The Seducer-Part I-Chapter 15

Ana looked over her new painting again. Somehow, everything felt wrong about it: the sinuous forms of the woman; the brightness of her red dress; the serene smile upon her lips; the sunny, colorful background surrounding her. There was absolutely no darkness or anguish anywhere in sight. What’s come over me? she wondered.

When the doorbell rang, Ana didn’t rush to open the door. It was usually people soliciting money for various causes she didn’t support. This time, however, the solicitor must have been really desperate, since they rang the doorbell several times in a row. With an annoyed sigh, Ana lay down her brush and went upstairs to check who it was.

“Michael?” she asked with surprise. How does he know where I live? she wondered. She tried to recall if she had invited him to her house, or perhaps alluded to an invitation. But she couldn’t recall any such exchange between them.

“Am I disturbing you?” he asked with a coy smile.

“No, actually, I was just finishing a new painting.”

“May I see it?” he spotted an easy overture.

Ana hesitated. It crossed her mind that she didn’t know Michael all that well. How much interaction had they had so far? A brief meeting in church, a short exchange at her gallery and a few seconds of conversation at the Renaissance festival, she recalled. Even her close friends called in advance before showing up at her door. “How did you get my address?” she asked him.



“The gallery owner gave it to me. I stopped by there first.” That was smooth, Michael thought, always quick to praise his own glib evasions.

Ana recognized this as a lie, since Tracy never gave out her address to strangers. Ordinarily, this deception would have triggered immediate alarms. Yet, strangely, for reasons she couldn’t quite fathom, she found herself charmed, even flattered, by the young man’s deception, which had an almost charming, naïve transparency.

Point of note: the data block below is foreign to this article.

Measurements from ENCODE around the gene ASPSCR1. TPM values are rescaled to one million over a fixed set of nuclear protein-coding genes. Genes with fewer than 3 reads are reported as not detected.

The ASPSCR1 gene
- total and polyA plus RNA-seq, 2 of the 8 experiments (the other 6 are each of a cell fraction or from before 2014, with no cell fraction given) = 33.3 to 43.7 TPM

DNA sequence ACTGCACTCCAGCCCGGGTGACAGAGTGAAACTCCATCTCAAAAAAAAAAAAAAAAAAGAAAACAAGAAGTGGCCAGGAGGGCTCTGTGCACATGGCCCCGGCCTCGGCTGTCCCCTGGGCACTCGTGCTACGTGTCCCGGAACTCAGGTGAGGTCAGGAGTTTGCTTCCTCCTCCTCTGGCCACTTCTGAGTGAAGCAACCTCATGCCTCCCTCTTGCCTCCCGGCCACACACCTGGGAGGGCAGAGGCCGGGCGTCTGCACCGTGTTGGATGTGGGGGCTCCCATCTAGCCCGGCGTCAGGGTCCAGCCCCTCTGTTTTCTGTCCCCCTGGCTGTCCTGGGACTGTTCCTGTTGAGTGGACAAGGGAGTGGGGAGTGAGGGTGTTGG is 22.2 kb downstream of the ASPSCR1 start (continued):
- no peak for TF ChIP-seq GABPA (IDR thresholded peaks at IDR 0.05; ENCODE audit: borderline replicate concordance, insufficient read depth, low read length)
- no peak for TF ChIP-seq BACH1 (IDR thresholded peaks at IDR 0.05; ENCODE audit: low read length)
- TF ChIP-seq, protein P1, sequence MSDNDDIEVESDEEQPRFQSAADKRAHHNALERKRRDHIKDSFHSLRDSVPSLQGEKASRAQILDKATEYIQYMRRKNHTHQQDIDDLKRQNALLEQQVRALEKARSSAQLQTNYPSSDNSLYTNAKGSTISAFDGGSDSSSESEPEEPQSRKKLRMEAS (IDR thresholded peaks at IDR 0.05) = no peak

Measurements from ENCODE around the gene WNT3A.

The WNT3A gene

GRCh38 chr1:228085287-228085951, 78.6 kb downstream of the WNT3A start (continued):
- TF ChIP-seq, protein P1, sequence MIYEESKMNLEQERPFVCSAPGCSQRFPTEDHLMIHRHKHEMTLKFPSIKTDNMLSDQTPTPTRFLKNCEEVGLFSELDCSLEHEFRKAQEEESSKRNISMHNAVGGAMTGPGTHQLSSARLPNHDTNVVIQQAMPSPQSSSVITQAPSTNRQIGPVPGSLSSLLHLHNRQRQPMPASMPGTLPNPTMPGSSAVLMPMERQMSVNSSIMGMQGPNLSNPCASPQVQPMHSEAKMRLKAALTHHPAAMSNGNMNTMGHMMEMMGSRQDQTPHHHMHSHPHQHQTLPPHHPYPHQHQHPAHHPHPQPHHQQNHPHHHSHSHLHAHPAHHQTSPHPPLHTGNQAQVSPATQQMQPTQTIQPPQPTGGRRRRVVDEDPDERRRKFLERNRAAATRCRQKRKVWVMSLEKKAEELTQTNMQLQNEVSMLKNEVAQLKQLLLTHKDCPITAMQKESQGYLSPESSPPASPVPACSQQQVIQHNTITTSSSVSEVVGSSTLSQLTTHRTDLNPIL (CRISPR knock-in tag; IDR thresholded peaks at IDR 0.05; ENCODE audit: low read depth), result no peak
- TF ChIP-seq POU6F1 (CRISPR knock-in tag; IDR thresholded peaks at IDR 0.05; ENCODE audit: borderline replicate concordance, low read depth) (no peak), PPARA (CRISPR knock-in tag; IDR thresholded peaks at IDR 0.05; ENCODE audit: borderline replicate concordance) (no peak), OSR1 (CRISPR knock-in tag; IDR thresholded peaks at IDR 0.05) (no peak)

“Well? Can I check out your painting?” Michael asked her.

“Yes, but I have one more question for you. What if my husband would have answered the door instead of me? What would you have said to him?” She asked this question as if by reflex, from an automatic sense of duty, not because the answer mattered all that much to her. Although she realized, of course, that the answer should have mattered, should have mattered very much, in fact. Yet, she was aware, even disconcerted, that it meant very little to her at the moment.

“I’d have asked him if you were home.”

“And if he asked you why you’re here?”

“Geeze,” he said, good-naturedly. “I wasn’t prepared for this interrogation, although I probably should have been.”

“Well?”

Boy, she’s even sassier than I had her pegged, he thought. “I suppose I’d have told him the truth. That I already purchased one of your paintings and dropped by to see more of your artwork.”

In her caution-suppressed state, Ana found this an adequate enough response, for the time being. But she wasn’t nearly as impressed with it as Michael was. After all, he could have seen the painting when it was finished, at her gallery, as he had done before.

I’m good, really good, Michael thought. There seems to be no curve ball I can’t handle. “So? Can I see it?” he pressed. “Or do you prefer to continue your interrogation?”

Thinking that he didn’t lack a sense of humor, Ana relented. “Sure. But it’s not done yet. I still have to add a few more touches here and there,” she hastened to add, not one to share unfinished work with others. She led her guest to the basement, part of which doubled as her studio. A few easels, several containers of paint and dozens of large sheets of charcoal sketches were strewn all over the floor, turning the area into a veritable obstacle course. “Pardon the mess,” she apologized, noticing that Michael was watching his footing.

“I don’t mind. It looks more authentic like this,” he graciously replied. The part of his brain in charge of seduction, which also happened to be the most developed, went into calculation mode. The messiness of the studio presented him with a great opportunity to find a spot close to Ana and ascertain if she might be receptive to his favorite kind of aesthetic exploration.

“Well, this is it,” she pointed to the painting in question.

Michael contemplated the work in silence.